Ann Arbor, Mich. —
The T-shirt read, “Ann Arbor — six square miles surrounded by reality.” I like that definition. And I loved being in Ann Arbor. Their alternate universe seemed so much friendlier and kinder than a lot of what passes for reality these days.
The University of Michigan is here and is, literally, if not the elephant in the room, the major presence in the town. And it brings with it an air of intellectual excitement and diversity.
You’re as apt to find a Cuban sandwich shop or a Turkish restaurant as a burger bar. Music, art and theater thrive. A tolerant and welcoming community, its citizens represent a variety of races and ethnicities. It must have been this beneficent atmosphere that attracted a small population rarely found in American cities — fairies.
One must be particularly observant to detect their presence. I had been in town several days and had never suspected they were here until my next-to-last night in Ann Arbor when someone at dinner mentioned “fairy doors.” My curiosity piqued, I asked for more information.
Now, mind you, most of what I learned was hearsay. I never spoke to anyone who has actually seen one of the tiny residents. But there is evidence, oh yes, there IS evidence. Jonathan B. Wright is the local authority on all things fey.
The first fairy architecture appeared in his home in the early 1990s. He “discovered” tiny doors, even tiny rooms in his house. It was a little more than a decade later that, perhaps feeling crowded, some of the tiny creatures began occupying downtown businesses. Today there are more than two dozen little doors scattered through the town.
The following morning I decided to go on an expedition to find the teeny portals. It was a bit before 10 a.m. when I arrived at a delightful shop called Peaceable Kingdom. A shade, bearing the message, “Sorry, we’re closed,” was pulled down over the window of the front door.
Glancing down at my feet, I spotted a tiny door to the right of the doorway. Bending down, I could see a tiny shade over the window — “Sorry, we’re closed.” Soon a lady arrived with a key and invited me in.
“Yes,” she told me, “we do have fairies here. Would you like to see in their shop?” Inside her store, on my knees, I looked through a little window. Tiny shelves and display cases held a variety of items.
She also gave me a little map to help me find more fairy doors. Only a few of the doors were listed on the map but during my explorations locals gave me directions to a few more. It’s my guess that nobody knows where all the doors are — and sometimes doors disappear. Fairies seem to like their privacy.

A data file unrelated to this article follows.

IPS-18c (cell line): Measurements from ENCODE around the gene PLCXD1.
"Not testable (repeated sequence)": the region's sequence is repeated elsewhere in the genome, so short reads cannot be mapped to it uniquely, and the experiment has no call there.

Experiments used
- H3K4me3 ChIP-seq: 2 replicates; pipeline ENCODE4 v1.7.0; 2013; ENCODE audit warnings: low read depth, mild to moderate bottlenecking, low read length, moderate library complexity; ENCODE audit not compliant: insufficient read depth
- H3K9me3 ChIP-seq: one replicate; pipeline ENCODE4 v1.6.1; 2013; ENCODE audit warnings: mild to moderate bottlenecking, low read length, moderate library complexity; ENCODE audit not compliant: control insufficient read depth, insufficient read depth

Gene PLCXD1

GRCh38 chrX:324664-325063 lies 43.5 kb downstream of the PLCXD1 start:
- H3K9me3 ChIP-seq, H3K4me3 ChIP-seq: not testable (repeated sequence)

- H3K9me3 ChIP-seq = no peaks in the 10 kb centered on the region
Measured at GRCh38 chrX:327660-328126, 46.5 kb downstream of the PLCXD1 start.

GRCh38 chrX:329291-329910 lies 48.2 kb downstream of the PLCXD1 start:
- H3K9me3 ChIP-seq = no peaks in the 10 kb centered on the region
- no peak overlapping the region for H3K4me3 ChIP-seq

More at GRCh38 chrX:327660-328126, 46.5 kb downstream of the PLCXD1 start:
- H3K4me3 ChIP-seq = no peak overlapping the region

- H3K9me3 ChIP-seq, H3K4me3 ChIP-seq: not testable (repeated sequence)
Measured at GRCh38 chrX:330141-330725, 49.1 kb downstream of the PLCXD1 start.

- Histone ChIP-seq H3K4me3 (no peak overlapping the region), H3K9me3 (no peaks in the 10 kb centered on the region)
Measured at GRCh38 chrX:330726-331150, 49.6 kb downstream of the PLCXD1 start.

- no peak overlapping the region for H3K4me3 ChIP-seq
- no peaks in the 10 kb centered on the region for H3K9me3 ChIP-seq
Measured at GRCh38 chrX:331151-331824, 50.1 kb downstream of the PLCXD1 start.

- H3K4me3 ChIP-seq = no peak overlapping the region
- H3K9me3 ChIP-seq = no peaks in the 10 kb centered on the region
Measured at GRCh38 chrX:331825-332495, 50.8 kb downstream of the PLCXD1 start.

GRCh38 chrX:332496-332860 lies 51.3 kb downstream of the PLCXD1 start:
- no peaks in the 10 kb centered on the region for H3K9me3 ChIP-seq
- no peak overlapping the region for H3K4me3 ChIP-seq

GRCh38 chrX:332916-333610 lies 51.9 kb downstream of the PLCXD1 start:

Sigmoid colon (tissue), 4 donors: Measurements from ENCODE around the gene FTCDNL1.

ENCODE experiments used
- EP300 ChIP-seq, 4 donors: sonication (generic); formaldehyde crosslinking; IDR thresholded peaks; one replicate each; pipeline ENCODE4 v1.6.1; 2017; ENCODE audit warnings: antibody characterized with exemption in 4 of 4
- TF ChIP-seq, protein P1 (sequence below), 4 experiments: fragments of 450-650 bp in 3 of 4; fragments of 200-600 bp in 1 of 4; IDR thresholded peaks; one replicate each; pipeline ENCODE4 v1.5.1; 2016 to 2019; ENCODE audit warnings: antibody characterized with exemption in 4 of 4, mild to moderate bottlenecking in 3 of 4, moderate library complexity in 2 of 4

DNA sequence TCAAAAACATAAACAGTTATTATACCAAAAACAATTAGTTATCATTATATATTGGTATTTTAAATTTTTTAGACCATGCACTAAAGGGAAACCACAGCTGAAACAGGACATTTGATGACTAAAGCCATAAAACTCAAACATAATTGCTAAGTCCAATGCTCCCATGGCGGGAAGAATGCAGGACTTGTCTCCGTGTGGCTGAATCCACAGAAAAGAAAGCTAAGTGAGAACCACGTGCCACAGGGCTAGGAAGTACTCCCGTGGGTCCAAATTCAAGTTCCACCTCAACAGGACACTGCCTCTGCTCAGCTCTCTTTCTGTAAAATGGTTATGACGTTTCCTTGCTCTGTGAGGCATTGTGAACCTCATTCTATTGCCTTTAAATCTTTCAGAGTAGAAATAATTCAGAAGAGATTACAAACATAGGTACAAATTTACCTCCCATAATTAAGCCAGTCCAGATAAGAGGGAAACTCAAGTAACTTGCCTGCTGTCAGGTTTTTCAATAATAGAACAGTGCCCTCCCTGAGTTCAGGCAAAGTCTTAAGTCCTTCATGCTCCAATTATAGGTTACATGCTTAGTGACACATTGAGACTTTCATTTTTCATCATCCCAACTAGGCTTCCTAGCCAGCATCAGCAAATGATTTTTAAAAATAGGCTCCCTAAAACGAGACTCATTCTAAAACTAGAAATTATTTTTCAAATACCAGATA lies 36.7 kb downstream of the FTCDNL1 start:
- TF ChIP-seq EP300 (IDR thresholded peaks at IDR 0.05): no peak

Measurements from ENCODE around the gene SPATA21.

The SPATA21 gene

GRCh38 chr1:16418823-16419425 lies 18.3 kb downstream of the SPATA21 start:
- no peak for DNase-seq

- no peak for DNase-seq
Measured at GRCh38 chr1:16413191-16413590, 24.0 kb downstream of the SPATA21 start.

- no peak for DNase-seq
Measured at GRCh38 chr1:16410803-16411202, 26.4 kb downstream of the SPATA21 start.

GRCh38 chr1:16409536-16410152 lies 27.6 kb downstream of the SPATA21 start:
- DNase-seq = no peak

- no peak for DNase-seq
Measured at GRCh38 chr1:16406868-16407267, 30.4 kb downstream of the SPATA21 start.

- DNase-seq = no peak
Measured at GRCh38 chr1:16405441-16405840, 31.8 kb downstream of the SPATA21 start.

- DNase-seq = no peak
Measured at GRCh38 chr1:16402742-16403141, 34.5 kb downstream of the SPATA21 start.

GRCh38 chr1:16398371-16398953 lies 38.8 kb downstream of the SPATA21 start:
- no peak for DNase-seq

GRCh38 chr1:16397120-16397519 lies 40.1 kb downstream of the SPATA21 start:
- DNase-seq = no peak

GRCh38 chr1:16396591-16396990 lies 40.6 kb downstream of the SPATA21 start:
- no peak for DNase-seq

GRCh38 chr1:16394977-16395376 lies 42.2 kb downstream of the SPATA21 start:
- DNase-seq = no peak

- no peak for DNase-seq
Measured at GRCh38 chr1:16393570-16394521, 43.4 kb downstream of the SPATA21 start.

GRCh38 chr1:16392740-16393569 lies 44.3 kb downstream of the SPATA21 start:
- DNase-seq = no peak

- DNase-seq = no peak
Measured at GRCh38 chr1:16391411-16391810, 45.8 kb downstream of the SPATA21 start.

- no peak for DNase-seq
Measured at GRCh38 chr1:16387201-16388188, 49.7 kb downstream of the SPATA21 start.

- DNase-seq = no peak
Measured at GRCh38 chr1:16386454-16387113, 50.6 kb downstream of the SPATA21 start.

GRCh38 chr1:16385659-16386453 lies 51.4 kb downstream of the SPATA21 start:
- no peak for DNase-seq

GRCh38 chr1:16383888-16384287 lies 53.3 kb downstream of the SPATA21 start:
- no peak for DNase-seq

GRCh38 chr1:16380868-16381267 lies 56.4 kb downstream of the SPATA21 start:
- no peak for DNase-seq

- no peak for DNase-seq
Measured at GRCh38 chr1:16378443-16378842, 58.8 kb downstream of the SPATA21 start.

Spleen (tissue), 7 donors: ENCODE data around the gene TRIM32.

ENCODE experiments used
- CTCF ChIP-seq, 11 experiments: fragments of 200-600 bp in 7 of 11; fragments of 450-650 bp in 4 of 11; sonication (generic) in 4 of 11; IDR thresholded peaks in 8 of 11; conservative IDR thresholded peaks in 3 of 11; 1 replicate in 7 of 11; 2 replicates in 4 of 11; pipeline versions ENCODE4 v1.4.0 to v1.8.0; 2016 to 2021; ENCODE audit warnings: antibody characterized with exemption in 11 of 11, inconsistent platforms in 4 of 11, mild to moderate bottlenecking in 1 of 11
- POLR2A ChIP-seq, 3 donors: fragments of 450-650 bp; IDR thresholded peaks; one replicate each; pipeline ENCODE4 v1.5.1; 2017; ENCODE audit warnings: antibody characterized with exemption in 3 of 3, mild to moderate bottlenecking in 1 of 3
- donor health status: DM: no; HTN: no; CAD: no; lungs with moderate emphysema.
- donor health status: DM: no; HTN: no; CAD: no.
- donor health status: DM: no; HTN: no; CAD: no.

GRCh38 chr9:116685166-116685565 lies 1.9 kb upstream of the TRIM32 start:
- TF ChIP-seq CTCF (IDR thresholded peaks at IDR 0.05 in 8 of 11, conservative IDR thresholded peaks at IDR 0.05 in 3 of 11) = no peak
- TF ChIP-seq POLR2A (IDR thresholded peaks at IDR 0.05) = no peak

Using the map made things easy but it also let me know that I’m not very observant. I’d passed by a number of the doors several times in the previous days and had never seen them.
Ann Arbor children are much more adept at tracking them down. And they often leave little gifts for the fairies. Cheerios and pennies seemed to be popular along with shells, ticket stubs, even tiny flowers.
Some of the doors are at ground level. Others are a little higher up — perhaps proof that fairies do have wings. Some of the fairies preferred to have their doors inside a shop rather than on the sidewalk. Most were shut tight — again, that fairy privacy thing.
As I was photographing one of the doors, a Michigan mom and her son stopped to watch. “Have you seen the Village?” she asked. It wasn’t on my map so she gave me directions to a street corner a few blocks away. Tucked into a small space by a parking garage and protected by a big people fence, was a little fairy village with a miniature church and tiny houses.
Another resident pointed me in the direction of the fairy bank. On the backside of the Bank of Ann Arbor, near the drive-in lanes, was a fairy ATM and a fairy safe. I opened the safe door to find an accounting of the Fairy Dust Fund. Fairies must be frugal as they have a hefty balance in that account.
The last site on my trek was a scary one. I ignored the warning on my map, “It does not seem wise to encourage people to be monkeying about a goblin door. It seems that a goblin or goblins have made this out of jealousy of the urban fairies.” It was definitely a goblin door — taller than the fairy doors — and, as the map indicated, in an unseemly location with “pigeon poo and cigarette butts.”
I stopped back by Peaceable Kingdom and purchased a small book, “Who’s Behind the Fairy Doors?” by Jonathan B. Wright. Inside were numerous drawings of the little creatures made by the children of Ann Arbor and interpreted by the author. Obviously these children are more observant than I am. And Jonathan Wright has a better imagination than most people.
ELAINE WARNER is an Edmond-based travel writer.